Davis is not the only Black service member who has seemingly been blocked from military honors. In 1997, the Army commissioned a study with Shaw University titled “The Exclusion of Black Soldiers from the Medal of Honor in World War II.”
But on Thursday, Army officials said there wasn’t any evidence that race played a part in Davis losing out on receiving the award earlier, despite what the retired colonel and his supporters believe.
“I don’t exactly know. I don’t think the Army knows exactly why it took so long,” Maj. Gen. Patrick Roberson, deputy commanding general of U.S. Army Special Operations Command, told Military.com. “I’m just glad that in the end he got what he deserved, for sure.”
Roberson added that Gen. William Westmoreland, commander of U.S. Forces in Vietnam, placed special trust in Davis and his unit to “put the best team in this place, because this is where the enemy is at.”
Command Sgt. Maj. Michael R. Weimer, the senior enlisted leader for U.S. Special Operations Command and incoming Sergeant Major of the Army, said that the award was “well deserved.”
“How did we get here? I don’t have that for you,” he said. “We do know there were other African American service members from the ’60s that received the honor also, so I just don’t know.”
Weimer acknowledged the role discrimination has played in American institutions — including the military — over the years.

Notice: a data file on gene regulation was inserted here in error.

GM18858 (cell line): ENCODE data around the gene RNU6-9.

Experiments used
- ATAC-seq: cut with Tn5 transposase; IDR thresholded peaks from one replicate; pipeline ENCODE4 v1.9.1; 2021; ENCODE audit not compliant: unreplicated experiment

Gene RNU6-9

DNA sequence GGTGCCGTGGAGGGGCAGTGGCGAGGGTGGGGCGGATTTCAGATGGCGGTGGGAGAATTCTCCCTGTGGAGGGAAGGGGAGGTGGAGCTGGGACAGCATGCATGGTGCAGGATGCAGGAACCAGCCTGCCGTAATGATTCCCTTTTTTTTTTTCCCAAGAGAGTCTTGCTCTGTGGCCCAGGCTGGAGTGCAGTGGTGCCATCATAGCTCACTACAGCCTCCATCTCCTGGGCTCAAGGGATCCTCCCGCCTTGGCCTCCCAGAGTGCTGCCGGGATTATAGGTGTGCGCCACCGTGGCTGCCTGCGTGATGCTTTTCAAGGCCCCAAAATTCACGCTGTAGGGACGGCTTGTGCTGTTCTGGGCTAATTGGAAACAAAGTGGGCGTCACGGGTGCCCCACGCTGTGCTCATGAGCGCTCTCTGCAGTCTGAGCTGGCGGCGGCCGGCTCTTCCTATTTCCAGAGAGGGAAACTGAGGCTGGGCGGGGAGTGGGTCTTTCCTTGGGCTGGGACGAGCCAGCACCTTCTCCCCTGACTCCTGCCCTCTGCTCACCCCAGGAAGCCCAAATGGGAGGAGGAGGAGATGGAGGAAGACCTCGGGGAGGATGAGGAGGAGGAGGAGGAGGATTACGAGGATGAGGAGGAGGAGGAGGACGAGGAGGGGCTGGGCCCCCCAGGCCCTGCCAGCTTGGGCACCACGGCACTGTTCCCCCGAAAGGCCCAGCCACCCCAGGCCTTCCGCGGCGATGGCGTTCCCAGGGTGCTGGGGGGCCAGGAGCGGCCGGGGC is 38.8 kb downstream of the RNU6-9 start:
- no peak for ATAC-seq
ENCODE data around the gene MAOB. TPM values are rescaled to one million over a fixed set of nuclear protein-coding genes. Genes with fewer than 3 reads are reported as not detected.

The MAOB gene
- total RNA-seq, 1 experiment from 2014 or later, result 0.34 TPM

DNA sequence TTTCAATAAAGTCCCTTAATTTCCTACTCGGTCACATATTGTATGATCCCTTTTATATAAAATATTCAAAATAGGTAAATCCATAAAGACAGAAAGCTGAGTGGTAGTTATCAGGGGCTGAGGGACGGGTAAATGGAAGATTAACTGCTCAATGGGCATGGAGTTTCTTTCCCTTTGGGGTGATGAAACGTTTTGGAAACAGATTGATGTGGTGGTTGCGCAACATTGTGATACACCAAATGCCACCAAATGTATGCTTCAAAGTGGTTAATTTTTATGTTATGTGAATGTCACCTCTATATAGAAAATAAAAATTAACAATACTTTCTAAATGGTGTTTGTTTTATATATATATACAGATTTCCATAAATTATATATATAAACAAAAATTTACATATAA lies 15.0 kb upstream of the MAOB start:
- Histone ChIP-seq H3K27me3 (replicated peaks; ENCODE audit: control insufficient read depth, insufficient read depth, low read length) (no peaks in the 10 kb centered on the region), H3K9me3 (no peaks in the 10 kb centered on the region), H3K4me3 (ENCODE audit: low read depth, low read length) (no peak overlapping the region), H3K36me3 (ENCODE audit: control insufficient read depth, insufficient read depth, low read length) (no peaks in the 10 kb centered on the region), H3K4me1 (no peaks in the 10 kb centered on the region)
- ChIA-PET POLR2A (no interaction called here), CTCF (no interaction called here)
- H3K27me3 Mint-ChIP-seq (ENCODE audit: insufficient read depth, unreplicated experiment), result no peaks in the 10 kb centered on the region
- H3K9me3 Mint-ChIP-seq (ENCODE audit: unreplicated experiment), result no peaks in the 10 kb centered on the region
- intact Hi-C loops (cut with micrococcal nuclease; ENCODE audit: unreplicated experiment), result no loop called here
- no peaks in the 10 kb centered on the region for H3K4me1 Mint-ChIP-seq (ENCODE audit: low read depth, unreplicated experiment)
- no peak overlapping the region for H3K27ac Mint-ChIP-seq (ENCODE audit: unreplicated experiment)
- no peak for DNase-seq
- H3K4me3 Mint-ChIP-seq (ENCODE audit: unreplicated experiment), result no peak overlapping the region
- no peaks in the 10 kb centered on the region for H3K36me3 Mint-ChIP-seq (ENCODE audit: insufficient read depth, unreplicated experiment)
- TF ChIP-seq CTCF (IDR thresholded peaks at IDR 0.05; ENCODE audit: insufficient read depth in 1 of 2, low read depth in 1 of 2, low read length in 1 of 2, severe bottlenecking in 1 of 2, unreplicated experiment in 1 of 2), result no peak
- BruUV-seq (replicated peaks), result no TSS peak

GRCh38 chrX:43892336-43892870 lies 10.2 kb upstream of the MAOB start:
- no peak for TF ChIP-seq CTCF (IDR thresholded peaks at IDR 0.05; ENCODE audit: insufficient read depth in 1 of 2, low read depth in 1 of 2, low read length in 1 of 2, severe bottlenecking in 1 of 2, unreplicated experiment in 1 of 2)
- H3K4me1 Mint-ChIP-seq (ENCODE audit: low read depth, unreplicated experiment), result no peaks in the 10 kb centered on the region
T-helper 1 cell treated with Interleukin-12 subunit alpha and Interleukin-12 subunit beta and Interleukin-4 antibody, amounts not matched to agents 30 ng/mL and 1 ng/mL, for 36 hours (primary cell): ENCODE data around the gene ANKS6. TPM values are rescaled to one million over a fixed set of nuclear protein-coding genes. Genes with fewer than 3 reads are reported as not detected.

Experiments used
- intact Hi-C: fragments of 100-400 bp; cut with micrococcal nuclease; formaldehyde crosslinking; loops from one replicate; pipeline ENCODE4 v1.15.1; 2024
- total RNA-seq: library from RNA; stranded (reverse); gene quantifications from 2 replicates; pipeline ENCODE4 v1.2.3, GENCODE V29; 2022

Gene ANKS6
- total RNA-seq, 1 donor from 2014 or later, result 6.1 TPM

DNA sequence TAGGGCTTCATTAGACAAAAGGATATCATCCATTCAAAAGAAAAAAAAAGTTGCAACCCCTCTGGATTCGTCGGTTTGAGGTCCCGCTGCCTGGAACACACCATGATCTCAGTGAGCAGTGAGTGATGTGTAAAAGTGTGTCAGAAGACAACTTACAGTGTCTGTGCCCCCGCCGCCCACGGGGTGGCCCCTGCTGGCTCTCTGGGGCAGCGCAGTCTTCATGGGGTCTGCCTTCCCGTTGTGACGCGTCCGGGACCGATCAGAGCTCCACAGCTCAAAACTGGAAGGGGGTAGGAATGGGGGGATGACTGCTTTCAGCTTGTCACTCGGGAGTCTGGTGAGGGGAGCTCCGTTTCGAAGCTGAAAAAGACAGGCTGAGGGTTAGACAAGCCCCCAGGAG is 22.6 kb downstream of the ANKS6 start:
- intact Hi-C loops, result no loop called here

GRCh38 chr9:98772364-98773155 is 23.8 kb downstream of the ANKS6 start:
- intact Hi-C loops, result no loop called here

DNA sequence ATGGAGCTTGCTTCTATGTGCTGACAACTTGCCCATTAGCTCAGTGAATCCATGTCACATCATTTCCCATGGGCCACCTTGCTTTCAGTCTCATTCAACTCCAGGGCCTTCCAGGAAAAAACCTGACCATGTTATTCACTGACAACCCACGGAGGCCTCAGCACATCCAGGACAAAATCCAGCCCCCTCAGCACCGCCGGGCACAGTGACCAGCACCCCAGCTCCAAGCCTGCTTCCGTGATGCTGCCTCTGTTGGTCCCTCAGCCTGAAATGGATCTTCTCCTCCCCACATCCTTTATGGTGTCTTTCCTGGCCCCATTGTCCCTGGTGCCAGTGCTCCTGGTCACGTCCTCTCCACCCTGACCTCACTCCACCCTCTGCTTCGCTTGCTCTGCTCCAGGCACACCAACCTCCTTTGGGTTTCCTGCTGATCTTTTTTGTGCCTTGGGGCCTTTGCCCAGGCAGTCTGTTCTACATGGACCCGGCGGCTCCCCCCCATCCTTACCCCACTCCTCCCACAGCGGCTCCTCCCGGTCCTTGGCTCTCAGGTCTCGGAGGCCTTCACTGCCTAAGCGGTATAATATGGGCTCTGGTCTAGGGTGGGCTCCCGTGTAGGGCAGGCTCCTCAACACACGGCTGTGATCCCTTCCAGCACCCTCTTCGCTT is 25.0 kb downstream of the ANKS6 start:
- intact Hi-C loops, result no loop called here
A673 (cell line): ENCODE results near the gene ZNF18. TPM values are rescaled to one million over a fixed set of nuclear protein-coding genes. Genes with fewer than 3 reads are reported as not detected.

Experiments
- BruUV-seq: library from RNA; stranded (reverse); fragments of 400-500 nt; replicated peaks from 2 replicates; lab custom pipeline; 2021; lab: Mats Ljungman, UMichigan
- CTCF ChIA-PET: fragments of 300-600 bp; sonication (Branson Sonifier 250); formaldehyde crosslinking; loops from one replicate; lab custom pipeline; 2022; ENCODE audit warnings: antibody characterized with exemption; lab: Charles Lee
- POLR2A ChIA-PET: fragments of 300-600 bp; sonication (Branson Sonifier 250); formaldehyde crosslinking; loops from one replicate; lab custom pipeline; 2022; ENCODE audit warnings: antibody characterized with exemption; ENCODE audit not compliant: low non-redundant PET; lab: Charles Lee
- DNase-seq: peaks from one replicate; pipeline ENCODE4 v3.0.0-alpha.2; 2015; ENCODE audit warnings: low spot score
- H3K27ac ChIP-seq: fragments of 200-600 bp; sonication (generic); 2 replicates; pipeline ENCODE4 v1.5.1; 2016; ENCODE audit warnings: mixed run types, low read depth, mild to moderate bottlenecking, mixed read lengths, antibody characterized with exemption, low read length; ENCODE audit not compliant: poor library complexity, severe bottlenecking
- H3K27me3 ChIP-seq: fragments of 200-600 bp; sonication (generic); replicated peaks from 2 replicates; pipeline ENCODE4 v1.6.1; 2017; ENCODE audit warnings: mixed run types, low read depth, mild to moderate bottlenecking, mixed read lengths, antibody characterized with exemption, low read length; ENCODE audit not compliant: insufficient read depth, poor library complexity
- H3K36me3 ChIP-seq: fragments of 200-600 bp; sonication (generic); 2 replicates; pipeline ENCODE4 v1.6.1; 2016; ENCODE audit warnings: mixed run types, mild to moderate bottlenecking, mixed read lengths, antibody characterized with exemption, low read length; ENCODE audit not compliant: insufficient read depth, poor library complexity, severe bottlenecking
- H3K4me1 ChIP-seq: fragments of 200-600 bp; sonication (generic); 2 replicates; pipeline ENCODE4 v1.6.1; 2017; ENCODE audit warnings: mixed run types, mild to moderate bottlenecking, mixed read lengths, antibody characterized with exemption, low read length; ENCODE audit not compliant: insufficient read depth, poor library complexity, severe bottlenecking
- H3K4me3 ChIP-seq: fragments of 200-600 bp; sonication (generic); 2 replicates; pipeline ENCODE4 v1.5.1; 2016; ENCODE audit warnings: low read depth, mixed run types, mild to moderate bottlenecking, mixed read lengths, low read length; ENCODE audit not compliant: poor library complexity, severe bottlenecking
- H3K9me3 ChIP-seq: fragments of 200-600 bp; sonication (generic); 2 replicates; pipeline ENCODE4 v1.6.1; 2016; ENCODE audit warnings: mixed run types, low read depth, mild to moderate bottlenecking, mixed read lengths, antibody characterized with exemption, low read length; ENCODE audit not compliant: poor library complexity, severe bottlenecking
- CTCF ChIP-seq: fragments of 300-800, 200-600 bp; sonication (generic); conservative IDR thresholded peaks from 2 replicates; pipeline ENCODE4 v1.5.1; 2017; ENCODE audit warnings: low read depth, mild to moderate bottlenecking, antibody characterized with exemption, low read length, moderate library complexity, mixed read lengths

“You have to know it existed. It was there. It’s part of American history. I’m proud of the Army, though,” he said. “And we have our own history over time. You can literally walk the redemptive timeline on when we changed, when we evolved, when we integrated.”
When asked whether the Army had any plans to investigate why Davis’ award was delayed, Roberson and Weimer said they did not know.
“I think the Army is very focused on the fact that, ‘Hey, he’s getting this and he deserves this, and let’s celebrate it,'” Roberson said.
Hopper said that the push that got Davis to the White House on Friday really started nearly a decade ago. Supporters like volunteer researcher and Army veteran Neil Thorne and Jim Moriarty, a father to a Special Forces soldier — Jimmy — who died in Afghanistan during the Global War on Terror, were instrumental in pushing for her dad’s honor.
She refers to the group of dozens of supporters as “the team.”
“When we talk about it, he doesn’t really like to be called a hero. He wants to be called a soldier,” Hopper said.
— Drew F. Lawrence can be reached at email@example.com. Follow him on Twitter @df_lawrence.
— Travis Tritten can be reached at firstname.lastname@example.org. Follow him on Twitter @Travis_Tritten.